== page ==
This will seem cliché of me, but I really do think a big part of what determines Wednesday’s outcome is the crowd at TQL Stadium. Let me explain using a personal reference.
I started playing soccer in a small farm town in Northwest Ohio. My coach was a priest from Cincinnati, and all our references to local soccer at any kind of good level were from Cincinnati. I caught the bug not only for playing but for coaching and just being a fanatic for the game. When MLS began, I was a regular attendee of matches in places I lived, including Washington, DC, Los Angeles and even near Columbus (sorry).
At the same time, I was a huge fan of the game overseas and fell in love with Liverpool FC upon my first visit to Anfield in 1998. It was the atmosphere there that really hooked me, the way a crowd could spiritually be one with a team of players. That’s what I experienced at Liverpool and why I still love that place and that club.
Now I’ve wanted to see soccer take its place in the Pantheon of American sports for a long time, and to me, one of the missing pieces in MLS for a long time was the relative lack of passion among fan bases. MLS spun its wheels for too long trying to get casual fans and youth soccer parents to become hooked on the game. Things started to look and sound better when the millennials started coming to games, but I felt like we hadn’t reached a top soccer atmosphere in this country until what took place with FCC.
There was a quantitative, but especially qualitative look, feel and sound to crowds at Nippert Stadium and now TQL Stadium. If I go to a game there I can close my eyes and feel like I’m in Argentina or England (and I admit I’ve fallen in love with the club and this team). This crowd has the capability to impact a match in favor of the team it supports. It’s not a place opposing teams and players should relish visiting.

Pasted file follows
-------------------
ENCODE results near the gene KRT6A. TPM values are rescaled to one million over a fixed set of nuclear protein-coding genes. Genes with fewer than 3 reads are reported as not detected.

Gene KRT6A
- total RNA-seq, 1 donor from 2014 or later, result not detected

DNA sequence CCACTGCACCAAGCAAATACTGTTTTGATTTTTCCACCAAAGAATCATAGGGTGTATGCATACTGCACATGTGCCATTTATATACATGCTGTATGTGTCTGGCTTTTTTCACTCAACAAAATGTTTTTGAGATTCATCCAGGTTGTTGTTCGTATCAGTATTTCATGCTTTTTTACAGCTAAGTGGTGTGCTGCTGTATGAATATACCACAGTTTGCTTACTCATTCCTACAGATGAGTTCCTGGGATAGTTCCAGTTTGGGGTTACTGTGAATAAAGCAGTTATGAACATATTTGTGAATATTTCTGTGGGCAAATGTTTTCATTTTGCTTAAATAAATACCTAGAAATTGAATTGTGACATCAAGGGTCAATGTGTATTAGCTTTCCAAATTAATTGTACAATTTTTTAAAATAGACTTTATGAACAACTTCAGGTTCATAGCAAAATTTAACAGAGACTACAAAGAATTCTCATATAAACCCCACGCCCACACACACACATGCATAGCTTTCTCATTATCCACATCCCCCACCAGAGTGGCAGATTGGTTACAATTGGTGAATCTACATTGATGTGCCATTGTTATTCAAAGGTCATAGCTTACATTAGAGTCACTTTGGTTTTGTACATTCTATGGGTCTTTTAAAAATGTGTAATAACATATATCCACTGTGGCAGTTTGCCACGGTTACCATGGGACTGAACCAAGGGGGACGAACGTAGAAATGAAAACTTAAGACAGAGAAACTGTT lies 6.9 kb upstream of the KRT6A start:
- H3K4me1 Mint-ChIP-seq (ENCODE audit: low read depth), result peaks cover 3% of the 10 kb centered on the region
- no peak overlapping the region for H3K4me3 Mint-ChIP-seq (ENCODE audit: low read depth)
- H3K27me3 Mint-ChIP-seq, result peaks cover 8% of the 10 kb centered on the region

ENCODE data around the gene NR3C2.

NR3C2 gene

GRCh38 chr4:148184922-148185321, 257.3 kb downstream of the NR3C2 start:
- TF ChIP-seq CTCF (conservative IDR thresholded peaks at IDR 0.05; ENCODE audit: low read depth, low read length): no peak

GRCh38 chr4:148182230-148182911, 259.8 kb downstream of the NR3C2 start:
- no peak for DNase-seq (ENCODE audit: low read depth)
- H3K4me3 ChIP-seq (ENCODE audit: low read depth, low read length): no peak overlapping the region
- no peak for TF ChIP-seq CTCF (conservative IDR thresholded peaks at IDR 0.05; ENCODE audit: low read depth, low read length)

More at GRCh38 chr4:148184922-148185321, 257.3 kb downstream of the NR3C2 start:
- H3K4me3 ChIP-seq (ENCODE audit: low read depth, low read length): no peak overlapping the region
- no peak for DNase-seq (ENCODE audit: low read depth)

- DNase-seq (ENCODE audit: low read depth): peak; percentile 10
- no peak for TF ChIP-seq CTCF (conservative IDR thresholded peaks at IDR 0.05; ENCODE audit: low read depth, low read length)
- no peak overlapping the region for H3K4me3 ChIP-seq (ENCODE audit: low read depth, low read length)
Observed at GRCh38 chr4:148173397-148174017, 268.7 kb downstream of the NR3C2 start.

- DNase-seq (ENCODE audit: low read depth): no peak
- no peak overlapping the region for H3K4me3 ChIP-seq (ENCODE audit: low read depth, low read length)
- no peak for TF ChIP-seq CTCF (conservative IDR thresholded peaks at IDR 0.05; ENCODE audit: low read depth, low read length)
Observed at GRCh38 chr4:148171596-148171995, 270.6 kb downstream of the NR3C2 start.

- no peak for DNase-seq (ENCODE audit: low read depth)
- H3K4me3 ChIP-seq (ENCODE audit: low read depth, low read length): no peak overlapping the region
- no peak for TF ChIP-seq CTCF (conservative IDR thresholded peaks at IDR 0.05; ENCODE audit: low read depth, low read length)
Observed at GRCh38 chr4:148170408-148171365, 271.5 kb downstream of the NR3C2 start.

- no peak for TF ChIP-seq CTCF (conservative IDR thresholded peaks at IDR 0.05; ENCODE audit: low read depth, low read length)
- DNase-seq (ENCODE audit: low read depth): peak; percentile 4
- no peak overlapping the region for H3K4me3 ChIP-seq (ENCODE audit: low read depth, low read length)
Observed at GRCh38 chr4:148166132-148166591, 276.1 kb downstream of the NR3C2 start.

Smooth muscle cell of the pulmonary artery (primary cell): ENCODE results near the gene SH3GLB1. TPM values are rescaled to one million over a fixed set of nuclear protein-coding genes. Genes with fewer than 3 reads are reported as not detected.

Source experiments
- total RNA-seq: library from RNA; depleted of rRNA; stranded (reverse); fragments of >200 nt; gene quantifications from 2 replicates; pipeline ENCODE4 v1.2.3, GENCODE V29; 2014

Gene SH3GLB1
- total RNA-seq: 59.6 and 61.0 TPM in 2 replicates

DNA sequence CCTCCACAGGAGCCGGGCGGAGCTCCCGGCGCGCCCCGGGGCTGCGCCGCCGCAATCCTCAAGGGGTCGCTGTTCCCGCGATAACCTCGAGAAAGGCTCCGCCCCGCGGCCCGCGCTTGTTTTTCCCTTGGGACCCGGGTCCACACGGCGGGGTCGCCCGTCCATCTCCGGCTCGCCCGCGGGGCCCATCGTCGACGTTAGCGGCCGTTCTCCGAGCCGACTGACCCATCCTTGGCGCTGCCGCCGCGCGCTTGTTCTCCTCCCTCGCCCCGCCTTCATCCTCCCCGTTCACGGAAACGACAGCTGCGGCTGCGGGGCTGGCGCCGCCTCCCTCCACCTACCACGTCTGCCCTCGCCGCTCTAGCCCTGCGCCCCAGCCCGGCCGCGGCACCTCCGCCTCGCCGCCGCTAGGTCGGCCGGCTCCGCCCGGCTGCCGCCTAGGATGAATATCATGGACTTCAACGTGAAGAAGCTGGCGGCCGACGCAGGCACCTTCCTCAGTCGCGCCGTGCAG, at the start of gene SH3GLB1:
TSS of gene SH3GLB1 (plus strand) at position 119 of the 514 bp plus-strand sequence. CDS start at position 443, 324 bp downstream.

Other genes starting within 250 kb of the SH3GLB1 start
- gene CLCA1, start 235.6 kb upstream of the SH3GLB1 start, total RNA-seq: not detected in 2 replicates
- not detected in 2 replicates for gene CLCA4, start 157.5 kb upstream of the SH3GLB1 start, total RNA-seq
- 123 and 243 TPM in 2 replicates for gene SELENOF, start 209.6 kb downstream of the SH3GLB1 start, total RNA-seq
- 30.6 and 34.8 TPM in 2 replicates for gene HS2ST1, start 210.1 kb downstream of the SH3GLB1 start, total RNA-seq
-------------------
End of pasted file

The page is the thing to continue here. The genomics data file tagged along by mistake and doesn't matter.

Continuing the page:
Which brings us back to Wednesday. There’s never been a player as good as Messi come to TQL. He has taken this last-placed team in MLS and made them look very hard to beat. But, in America at least, the Messi-led Inter Miami team hasn’t come to a place like Cincinnati to play a match. This crowd has the ability to make FCC much harder to play against, and this team really could use the boost from such support.
I’ve seen this take place before. In May of 2019, Liverpool lost the first leg of the Champions League semifinal at Barcelona 3-0 to Messi and friends. Liverpool appeared to be out of the competition as the second leg approached, but the crowd at Anfield roared even louder than normal, and the Reds stormed back to beat Messi and Barca 4-0, 4-3 on aggregate. Every single player credited the crowd with making a huge difference in the game. I know FCC isn’t Liverpool, but the TQL crowd I believe is the closest thing an American soccer audience can offer (and the only real difference is the size of the stadium). FCC home games are an event to be treasured. Don’t write the home team off.
So again, multiple narratives come together Wednesday in Over-the-Rhine. We could see a storybook season reclaimed, a Hollywood narrative sustained or short-circuited and a community’s love for its team put on display before the rest of the soccer world (and with Messi involved, it really will be the world watching).
There’s a lot on the line. Let’s hope players and fans alike are up to the occasion.